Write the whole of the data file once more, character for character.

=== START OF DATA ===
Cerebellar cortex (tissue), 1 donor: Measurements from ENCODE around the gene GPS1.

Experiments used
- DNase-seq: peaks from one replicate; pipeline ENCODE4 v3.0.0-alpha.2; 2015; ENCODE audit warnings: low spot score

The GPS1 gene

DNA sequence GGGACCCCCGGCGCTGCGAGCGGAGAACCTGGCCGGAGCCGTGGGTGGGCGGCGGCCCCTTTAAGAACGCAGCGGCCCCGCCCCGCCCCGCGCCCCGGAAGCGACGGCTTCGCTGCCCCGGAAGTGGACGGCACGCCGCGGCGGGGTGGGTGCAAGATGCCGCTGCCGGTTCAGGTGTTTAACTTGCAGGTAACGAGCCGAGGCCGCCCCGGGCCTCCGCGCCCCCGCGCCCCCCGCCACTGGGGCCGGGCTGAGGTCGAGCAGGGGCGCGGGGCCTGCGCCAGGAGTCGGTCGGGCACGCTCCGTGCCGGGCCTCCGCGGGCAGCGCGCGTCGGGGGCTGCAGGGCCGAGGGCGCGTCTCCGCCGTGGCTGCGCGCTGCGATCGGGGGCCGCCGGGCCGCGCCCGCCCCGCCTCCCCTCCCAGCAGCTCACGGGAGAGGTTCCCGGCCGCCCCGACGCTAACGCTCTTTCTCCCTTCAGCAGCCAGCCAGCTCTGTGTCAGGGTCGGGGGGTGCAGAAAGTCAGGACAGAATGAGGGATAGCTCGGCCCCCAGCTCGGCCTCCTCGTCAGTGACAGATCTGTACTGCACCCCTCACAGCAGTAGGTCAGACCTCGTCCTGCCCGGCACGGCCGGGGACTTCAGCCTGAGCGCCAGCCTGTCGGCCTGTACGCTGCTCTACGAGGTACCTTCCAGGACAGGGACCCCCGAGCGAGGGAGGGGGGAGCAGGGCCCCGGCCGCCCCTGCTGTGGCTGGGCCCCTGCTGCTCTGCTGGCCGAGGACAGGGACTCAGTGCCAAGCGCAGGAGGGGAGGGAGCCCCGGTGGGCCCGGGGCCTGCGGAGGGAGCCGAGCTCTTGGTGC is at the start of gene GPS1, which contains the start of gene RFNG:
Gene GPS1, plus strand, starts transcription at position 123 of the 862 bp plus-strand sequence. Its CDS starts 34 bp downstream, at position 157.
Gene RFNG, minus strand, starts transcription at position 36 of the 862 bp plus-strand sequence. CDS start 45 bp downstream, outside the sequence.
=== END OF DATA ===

Cerebellar cortex (tissue), 1 donor: Measurements from ENCODE around the gene GPS1.

Experiments used
- DNase-seq: peaks from one replicate; pipeline ENCODE4 v3.0.0-alpha.2; 2015; ENCODE audit warnings: low spot score

The GPS1 gene

DNA sequence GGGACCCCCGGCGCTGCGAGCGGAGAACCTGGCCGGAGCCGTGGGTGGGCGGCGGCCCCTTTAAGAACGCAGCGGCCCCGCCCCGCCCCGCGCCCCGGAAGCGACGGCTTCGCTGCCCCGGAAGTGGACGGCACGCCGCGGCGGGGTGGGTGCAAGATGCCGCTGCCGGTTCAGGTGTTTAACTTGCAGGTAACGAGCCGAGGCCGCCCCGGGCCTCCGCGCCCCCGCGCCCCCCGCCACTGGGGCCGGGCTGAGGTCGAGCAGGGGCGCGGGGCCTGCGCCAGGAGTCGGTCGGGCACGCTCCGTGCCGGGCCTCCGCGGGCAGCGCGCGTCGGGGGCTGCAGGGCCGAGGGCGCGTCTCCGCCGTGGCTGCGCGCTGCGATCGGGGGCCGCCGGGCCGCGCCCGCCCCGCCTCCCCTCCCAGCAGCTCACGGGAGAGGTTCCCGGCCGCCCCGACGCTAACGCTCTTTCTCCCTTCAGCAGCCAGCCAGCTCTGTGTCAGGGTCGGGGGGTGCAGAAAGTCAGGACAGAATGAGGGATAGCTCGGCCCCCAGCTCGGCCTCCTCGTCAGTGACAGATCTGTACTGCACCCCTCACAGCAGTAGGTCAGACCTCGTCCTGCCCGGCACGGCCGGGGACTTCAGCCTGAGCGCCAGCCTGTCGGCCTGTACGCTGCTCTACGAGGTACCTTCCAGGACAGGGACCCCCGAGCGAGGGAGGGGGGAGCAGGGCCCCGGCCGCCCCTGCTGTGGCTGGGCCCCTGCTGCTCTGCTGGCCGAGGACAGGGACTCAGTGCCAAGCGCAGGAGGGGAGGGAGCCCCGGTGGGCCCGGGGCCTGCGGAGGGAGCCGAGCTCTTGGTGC is at the start of gene GPS1, which contains the start of gene RFNG:
Gene GPS1, plus strand, starts transcription at position 123 of the 862 bp plus-strand sequence. Its CDS starts 34 bp downstream, at position 157.
Gene RFNG, minus strand, starts transcription at position 36 of the 862 bp plus-strand sequence. CDS start 45 bp downstream, outside the sequence.